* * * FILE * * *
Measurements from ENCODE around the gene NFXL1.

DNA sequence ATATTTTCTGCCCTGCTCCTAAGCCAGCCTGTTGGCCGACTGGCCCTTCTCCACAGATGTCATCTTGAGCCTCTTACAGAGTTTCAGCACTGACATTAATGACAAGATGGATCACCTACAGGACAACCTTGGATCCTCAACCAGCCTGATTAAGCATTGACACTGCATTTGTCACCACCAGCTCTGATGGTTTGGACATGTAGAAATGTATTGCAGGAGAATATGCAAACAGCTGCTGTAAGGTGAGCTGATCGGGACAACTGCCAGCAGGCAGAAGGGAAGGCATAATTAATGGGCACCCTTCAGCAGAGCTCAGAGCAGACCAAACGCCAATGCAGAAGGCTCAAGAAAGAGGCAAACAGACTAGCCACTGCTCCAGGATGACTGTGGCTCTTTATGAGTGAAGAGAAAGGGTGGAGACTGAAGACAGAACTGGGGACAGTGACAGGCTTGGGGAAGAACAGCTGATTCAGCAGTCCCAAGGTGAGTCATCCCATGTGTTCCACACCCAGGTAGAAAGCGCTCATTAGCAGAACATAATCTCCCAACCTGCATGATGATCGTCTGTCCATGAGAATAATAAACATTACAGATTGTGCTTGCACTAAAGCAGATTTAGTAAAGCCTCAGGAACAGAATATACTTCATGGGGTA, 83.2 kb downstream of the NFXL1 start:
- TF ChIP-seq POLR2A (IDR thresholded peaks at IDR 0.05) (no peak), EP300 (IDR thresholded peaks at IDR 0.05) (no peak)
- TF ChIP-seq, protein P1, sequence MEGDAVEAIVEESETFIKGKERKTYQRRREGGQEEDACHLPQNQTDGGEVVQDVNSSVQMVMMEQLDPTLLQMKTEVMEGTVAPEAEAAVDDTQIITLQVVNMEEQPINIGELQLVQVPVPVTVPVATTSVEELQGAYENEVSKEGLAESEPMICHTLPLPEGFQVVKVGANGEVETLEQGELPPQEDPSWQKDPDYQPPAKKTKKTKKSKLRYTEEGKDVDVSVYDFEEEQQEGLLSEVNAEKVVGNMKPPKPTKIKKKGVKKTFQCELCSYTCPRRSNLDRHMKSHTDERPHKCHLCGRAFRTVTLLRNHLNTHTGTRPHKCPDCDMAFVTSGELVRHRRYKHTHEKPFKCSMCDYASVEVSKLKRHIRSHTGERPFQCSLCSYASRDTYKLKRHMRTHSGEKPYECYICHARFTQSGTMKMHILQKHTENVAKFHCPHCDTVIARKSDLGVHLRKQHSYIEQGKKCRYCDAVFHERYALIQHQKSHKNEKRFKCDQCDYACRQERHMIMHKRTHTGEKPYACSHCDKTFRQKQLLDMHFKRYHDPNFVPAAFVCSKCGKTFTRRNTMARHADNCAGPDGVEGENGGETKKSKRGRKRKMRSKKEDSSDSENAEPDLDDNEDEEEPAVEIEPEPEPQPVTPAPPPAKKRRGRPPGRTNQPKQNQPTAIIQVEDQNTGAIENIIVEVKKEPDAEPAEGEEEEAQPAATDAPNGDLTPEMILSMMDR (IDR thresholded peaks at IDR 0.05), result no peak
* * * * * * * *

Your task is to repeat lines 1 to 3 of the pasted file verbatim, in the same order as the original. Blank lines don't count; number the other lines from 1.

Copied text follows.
Measurements from ENCODE around the gene NFXL1.

DNA sequence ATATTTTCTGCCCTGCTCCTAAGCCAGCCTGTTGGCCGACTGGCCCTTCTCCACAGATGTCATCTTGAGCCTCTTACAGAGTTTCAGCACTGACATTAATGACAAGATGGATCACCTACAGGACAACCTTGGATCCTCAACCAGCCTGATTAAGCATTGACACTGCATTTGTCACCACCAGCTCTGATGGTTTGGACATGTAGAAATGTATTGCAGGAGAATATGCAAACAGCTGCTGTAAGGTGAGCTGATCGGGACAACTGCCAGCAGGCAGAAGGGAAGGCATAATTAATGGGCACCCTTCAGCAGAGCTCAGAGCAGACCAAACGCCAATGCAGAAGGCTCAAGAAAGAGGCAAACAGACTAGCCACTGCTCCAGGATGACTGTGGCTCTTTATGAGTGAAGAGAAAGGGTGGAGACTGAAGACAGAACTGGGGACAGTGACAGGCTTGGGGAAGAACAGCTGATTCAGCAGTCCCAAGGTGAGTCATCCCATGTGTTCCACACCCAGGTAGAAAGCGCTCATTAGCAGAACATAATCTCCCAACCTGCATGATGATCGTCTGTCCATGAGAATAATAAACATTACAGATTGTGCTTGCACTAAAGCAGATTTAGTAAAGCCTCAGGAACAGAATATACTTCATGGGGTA, 83.2 kb downstream of the NFXL1 start:
- TF ChIP-seq POLR2A (IDR thresholded peaks at IDR 0.05) (no peak), EP300 (IDR thresholded peaks at IDR 0.05) (no peak)